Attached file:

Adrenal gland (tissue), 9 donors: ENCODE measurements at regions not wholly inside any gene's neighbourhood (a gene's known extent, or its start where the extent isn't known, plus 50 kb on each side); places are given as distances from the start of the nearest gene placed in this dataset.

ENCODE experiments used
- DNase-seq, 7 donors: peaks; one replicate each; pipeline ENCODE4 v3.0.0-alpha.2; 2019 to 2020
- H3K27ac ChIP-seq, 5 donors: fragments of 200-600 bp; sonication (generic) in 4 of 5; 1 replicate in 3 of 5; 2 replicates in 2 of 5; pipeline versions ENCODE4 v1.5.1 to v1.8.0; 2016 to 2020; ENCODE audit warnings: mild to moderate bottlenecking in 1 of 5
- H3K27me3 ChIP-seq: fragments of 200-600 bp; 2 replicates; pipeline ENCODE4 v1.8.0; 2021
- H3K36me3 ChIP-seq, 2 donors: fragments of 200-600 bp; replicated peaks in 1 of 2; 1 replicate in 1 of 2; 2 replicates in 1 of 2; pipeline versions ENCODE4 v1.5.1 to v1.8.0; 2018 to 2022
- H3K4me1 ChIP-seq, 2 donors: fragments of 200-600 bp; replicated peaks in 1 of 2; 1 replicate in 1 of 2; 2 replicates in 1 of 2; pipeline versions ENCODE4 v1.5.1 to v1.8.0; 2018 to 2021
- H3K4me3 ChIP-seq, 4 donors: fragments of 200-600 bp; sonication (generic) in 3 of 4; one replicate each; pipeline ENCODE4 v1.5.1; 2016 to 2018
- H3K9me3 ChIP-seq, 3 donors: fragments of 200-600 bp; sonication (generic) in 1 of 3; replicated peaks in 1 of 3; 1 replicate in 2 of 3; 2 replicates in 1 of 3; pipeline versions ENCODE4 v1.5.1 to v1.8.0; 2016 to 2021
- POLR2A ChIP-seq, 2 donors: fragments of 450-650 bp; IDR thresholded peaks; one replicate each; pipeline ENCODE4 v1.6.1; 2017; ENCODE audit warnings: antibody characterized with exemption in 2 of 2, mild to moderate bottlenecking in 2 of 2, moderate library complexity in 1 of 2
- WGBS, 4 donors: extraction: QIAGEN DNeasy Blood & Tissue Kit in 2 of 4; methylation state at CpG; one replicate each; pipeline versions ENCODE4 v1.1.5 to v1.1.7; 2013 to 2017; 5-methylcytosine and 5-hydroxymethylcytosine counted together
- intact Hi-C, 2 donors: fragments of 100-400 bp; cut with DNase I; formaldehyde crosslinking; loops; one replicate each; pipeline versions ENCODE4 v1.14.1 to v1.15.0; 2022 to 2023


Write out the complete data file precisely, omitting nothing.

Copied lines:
Adrenal gland (tissue), 9 donors: ENCODE measurements at regions not wholly inside any gene's neighbourhood (a gene's known extent, or its start where the extent isn't known, plus 50 kb on each side); places are given as distances from the start of the nearest gene placed in this dataset.

ENCODE experiments used
- DNase-seq, 7 donors: peaks; one replicate each; pipeline ENCODE4 v3.0.0-alpha.2; 2019 to 2020
- H3K27ac ChIP-seq, 5 donors: fragments of 200-600 bp; sonication (generic) in 4 of 5; 1 replicate in 3 of 5; 2 replicates in 2 of 5; pipeline versions ENCODE4 v1.5.1 to v1.8.0; 2016 to 2020; ENCODE audit warnings: mild to moderate bottlenecking in 1 of 5
- H3K27me3 ChIP-seq: fragments of 200-600 bp; 2 replicates; pipeline ENCODE4 v1.8.0; 2021
- H3K36me3 ChIP-seq, 2 donors: fragments of 200-600 bp; replicated peaks in 1 of 2; 1 replicate in 1 of 2; 2 replicates in 1 of 2; pipeline versions ENCODE4 v1.5.1 to v1.8.0; 2018 to 2022
- H3K4me1 ChIP-seq, 2 donors: fragments of 200-600 bp; replicated peaks in 1 of 2; 1 replicate in 1 of 2; 2 replicates in 1 of 2; pipeline versions ENCODE4 v1.5.1 to v1.8.0; 2018 to 2021
- H3K4me3 ChIP-seq, 4 donors: fragments of 200-600 bp; sonication (generic) in 3 of 4; one replicate each; pipeline ENCODE4 v1.5.1; 2016 to 2018
- H3K9me3 ChIP-seq, 3 donors: fragments of 200-600 bp; sonication (generic) in 1 of 3; replicated peaks in 1 of 3; 1 replicate in 2 of 3; 2 replicates in 1 of 3; pipeline versions ENCODE4 v1.5.1 to v1.8.0; 2016 to 2021
- POLR2A ChIP-seq, 2 donors: fragments of 450-650 bp; IDR thresholded peaks; one replicate each; pipeline ENCODE4 v1.6.1; 2017; ENCODE audit warnings: antibody characterized with exemption in 2 of 2, mild to moderate bottlenecking in 2 of 2, moderate library complexity in 1 of 2
- WGBS, 4 donors: extraction: QIAGEN DNeasy Blood & Tissue Kit in 2 of 4; methylation state at CpG; one replicate each; pipeline versions ENCODE4 v1.1.5 to v1.1.7; 2013 to 2017; 5-methylcytosine and 5-hydroxymethylcytosine counted together
- intact Hi-C, 2 donors: fragments of 100-400 bp; cut with DNase I; formaldehyde crosslinking; loops; one replicate each; pipeline versions ENCODE4 v1.14.1 to v1.15.0; 2022 to 2023